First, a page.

Why Small Business Owners Should Keep Accurate Records

This post was originally published on July 17 2013, and updated on October 11 2018.

If you haven’t heard recently that audits are on the rise, you might want to start paying more attention because small business owners are being attacked more often than individual tax filers. When we hear that our government does not have money to balance the budget, we can assume that they are going to do something to generate more revenue. The biggest revenue stream we have as a government is income taxes; this is why we will see an increase in audits. Because small business owners have the greatest opportunity to under-report their income and over-report their expenses, the IRS has made a conscientious effort to guide its revenue-generating efforts towards small business owners.

The question is not “What can I do as a small business owner to prevent an audit?” but instead “What can I do as a small business owner to safeguard myself when an audit occurs?” Small business owners spend quite a bit of time running their businesses and rarely have enough time to do much else. An audit can monopolize a lot of your time as a small business owner and can pull you away from what is important, like generating revenue for your business.

Bookkeeping also called record keeping, can be considered as the financial information infrastructure of a business. The information should be complete, accurate, and timely. Every record-keeping system needs built in quality control.

There are some really simple steps you can take to make sure your record keeping as a small business owner is exactly as it should be in case of an audit. The first place an audit begins is with the verification of income; therefore, you want to make sure your small business records are together to support exactly the amount of income you report on your return. If you are using an accounting program to track your income, this is wonderful but it is not enough when an audit arises. As a small business owner, you want to make sure you keep track of all the money that is deposited into your account. If you receive checks from your customers, make sure to copy the front of all checks that are deposited into your account. If you are using debit cards or credit cards, make sure you have copies of all the signed slips from your customers. It is also equally as important for a small business owner to keep track of all the credits to your bank account from your merchant company. At the end of the day, you will want all your checks, cash deposits, and merchant deposits to equal what went into your small business bank account. You will also want to keep the invoices and statements and match it to the customers’ payments. The IRS has several ways to detect whether a small business owner is reporting all of its income. Using the small business record keeping strategies above for tracking your income will keep you and your small business running smoothly during an audit.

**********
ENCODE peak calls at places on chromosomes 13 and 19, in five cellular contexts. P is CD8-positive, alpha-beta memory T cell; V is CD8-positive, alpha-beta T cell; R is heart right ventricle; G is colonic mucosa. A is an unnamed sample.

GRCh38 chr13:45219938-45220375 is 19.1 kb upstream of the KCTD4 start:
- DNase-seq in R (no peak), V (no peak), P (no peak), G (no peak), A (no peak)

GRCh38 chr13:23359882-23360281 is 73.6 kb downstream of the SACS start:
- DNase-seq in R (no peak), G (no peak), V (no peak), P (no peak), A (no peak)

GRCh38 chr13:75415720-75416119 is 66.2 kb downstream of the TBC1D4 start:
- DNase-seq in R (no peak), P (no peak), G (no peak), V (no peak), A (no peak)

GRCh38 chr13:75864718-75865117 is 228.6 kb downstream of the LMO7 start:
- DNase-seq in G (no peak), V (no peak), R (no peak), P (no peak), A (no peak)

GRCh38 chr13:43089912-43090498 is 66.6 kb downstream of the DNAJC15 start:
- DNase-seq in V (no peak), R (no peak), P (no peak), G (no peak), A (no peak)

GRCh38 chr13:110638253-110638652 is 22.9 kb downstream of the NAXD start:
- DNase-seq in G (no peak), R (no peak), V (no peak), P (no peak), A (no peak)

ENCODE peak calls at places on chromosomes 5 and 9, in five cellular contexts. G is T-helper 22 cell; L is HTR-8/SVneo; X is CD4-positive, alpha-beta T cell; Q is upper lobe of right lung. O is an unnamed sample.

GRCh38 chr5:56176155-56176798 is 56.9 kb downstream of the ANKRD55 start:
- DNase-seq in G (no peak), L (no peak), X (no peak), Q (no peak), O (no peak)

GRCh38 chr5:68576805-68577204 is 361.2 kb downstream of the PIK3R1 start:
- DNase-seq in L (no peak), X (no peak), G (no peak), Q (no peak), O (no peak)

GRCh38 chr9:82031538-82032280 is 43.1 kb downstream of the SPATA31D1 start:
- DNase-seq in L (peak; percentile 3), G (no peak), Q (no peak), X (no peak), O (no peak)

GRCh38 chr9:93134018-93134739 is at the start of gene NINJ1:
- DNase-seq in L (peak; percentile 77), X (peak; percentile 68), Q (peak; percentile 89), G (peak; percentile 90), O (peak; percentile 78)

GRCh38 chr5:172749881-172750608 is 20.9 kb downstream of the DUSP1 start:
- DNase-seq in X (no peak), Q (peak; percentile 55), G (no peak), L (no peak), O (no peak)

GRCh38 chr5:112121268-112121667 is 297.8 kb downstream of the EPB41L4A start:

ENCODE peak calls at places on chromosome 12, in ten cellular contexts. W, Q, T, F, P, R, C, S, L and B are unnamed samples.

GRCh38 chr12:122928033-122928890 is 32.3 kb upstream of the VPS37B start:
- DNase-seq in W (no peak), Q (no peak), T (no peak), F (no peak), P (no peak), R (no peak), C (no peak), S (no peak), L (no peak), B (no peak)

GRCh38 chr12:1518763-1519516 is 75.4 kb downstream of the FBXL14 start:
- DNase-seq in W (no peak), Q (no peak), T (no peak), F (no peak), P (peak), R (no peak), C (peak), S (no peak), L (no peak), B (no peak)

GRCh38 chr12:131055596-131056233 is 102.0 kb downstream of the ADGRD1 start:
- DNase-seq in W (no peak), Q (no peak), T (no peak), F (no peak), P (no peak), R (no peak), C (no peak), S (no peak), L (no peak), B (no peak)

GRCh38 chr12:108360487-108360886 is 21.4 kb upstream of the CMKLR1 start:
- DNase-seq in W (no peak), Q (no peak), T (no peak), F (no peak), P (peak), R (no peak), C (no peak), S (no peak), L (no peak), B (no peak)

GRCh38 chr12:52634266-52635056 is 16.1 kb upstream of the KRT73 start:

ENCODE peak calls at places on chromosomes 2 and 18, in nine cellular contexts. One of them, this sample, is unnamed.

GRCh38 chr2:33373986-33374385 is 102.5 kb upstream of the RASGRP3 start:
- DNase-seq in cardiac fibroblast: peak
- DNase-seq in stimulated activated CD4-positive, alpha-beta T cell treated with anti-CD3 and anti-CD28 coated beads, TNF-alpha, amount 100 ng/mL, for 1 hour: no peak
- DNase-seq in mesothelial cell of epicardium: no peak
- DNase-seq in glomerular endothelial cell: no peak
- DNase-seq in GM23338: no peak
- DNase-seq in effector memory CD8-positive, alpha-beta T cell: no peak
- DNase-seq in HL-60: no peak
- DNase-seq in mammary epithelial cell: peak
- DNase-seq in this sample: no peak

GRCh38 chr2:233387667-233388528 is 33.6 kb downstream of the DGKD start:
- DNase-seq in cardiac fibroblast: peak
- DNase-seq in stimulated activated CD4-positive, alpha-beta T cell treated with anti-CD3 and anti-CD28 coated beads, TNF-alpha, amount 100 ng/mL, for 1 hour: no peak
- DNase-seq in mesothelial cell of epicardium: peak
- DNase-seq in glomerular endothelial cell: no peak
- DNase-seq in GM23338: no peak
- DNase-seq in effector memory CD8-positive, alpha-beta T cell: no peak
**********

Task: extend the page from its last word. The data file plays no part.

When it comes to your small business expenses, the IRS is just as aggressive in making sure these tax deductions are valid as they are in making sure that all your income is reported. Small businesses need to make sure they are keeping the invoice from the vendor they are purchasing from as well as the canceled check and credit card slip if they want to get the tax deduction. No longer is the IRS just accepting the credit card slip from small business owners. They are now requesting the credit card slip, invoice, and business reason for the tax deduction.